I have a question regarding mean-shift clustering.
Mean-shift clustering does not require the number of clusters, which
appears to be a significant advantage over k-means. However, it does
require the Gaussian kernel width (or bandwidth) parameter, which
indirectly determines the number of clusters. The question is: is that
really an advantage? First, you do have to provide a parameter, just
like for k-means. Second, this kernel width parameter seems actually
less intuitive than the number of clusters, and thus harder to set. So
is this really an advantage over k-means?
To follow-up on this, as Jeremy pointed out, you can choose bandwidth
automatically by deciding to cover 1/3 of the data in the dataset (or
by some other means). But then, we have to set the coverage parameter
(1/3), which is also somewhat arbitrary, and may again be harder to
choose than number of clusters.
Just to be clear, mean-shift clustering does have a big advantage in
that it does not assume spherical/elliptical clusters. So it seems
like a superior method. I just don’t know if it has an advantage with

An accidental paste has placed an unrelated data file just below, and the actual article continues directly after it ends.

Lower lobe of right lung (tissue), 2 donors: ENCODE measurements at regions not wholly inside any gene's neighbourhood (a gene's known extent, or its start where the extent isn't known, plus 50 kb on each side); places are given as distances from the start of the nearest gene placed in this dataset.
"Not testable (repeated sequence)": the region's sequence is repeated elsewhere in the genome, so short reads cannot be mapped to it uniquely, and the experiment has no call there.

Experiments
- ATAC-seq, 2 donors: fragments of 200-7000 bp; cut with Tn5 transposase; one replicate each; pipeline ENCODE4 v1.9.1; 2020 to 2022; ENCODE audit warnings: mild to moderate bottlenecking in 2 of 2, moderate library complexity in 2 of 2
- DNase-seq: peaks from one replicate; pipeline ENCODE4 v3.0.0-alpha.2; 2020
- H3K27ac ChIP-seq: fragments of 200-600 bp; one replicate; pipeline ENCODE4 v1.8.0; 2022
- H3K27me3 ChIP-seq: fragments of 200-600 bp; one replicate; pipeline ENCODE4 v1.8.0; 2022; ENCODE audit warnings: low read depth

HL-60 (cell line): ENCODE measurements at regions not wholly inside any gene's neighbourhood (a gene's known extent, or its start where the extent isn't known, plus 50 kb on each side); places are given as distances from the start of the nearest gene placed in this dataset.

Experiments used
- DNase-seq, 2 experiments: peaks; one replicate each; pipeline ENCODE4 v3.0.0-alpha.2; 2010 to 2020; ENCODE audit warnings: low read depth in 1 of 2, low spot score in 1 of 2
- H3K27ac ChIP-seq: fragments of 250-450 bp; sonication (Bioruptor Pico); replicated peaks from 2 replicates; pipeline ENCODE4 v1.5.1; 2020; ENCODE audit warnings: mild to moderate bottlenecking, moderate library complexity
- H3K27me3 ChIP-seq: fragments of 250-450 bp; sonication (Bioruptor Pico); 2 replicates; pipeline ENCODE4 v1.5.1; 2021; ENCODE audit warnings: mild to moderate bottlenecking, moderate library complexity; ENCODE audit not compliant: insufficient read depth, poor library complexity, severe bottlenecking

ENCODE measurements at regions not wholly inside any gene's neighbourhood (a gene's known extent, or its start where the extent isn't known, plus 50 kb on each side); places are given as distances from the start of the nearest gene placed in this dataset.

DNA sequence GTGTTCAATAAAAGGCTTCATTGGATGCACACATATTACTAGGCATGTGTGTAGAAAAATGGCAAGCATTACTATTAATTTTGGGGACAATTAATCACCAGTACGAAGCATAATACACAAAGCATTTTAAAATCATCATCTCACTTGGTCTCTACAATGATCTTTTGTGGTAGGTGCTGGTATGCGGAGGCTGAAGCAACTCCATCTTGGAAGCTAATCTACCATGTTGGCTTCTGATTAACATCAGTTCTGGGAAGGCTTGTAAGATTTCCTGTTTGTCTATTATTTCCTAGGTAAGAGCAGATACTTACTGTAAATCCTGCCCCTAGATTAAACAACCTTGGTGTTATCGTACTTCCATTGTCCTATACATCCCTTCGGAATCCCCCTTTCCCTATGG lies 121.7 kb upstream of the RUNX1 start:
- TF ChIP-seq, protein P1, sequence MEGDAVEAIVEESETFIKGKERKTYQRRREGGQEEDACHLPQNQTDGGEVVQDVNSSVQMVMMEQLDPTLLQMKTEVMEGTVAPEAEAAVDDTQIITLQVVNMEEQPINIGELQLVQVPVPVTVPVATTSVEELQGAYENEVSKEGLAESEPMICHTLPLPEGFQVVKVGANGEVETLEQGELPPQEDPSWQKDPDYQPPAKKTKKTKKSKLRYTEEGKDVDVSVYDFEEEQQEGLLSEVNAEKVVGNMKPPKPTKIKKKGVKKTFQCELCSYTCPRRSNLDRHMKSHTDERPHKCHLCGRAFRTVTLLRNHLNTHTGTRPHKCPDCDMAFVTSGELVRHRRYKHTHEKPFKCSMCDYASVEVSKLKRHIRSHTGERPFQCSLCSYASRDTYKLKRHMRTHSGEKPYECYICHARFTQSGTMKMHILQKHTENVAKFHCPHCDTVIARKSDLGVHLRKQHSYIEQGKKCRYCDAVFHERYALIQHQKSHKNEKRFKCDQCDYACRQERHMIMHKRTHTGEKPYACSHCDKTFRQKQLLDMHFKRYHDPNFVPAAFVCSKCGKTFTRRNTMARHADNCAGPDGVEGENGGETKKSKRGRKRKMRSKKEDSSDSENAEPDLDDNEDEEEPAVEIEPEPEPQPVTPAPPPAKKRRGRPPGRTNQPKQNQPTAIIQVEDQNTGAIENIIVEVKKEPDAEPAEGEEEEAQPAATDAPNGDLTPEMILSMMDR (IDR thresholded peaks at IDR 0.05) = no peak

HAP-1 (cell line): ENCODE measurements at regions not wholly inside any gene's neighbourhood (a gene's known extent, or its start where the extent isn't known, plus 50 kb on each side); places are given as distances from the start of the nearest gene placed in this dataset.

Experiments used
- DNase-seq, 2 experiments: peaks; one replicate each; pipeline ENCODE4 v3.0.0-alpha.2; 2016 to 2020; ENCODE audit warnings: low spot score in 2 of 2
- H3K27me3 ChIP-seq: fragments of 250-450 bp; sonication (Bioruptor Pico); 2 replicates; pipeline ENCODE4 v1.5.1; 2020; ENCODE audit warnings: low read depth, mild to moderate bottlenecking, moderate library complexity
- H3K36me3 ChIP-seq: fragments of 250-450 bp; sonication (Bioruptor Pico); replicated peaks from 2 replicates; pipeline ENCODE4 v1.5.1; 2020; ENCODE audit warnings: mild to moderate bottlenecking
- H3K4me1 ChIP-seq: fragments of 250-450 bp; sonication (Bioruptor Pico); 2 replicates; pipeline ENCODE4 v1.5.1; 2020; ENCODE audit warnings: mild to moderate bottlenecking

regards to selecting number of clusters. One way or another, you end
up having to choose a relatively arbitrary parameter.
I think it’s a reasonable default for the parameter - my guess is that most problems will work well with that choice. Whereas there’s no obvious default for ‘k’ in k-means (although there are various algorithms you can use).
I think that’ll depend on the application area. For example, in medicine, cluster analysis is applied to gene expression data to identify disease types. In that case, the number of clusters is often approximately known from clinical practice (by observing distinct disease progression patterns).
One way to test this question would be to find out if mean-shift clustering with the default coverage of 1/3 would produce the clinically-expected numbers of clusters
Thanks Lin for your work, the transcript files are extremely helpful for searching up contents quickly. That is a big time saver when I want to review a specific topic. I am just wondering, do you have a list of all transcript URLs we have so far? I think it might be a lot more convenient to have them all listed in one place. Thanks!